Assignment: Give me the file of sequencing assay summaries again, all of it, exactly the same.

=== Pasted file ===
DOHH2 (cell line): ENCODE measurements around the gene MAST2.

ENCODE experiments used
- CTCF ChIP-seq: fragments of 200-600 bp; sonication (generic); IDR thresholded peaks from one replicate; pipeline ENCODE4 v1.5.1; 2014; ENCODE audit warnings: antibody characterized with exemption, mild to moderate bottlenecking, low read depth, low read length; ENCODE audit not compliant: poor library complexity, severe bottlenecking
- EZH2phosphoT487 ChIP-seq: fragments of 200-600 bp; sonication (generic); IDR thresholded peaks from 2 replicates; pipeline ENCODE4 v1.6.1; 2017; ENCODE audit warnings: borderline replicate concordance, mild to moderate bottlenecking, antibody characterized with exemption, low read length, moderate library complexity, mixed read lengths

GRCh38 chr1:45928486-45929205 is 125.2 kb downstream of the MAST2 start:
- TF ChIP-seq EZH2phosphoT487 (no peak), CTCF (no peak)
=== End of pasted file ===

DOHH2 (cell line): ENCODE measurements around the gene MAST2.

ENCODE experiments used
- CTCF ChIP-seq: fragments of 200-600 bp; sonication (generic); IDR thresholded peaks from one replicate; pipeline ENCODE4 v1.5.1; 2014; ENCODE audit warnings: antibody characterized with exemption, mild to moderate bottlenecking, low read depth, low read length; ENCODE audit not compliant: poor library complexity, severe bottlenecking
- EZH2phosphoT487 ChIP-seq: fragments of 200-600 bp; sonication (generic); IDR thresholded peaks from 2 replicates; pipeline ENCODE4 v1.6.1; 2017; ENCODE audit warnings: borderline replicate concordance, mild to moderate bottlenecking, antibody characterized with exemption, low read length, moderate library complexity, mixed read lengths

GRCh38 chr1:45928486-45929205 is 125.2 kb downstream of the MAST2 start:
- TF ChIP-seq EZH2phosphoT487 (no peak), CTCF (no peak)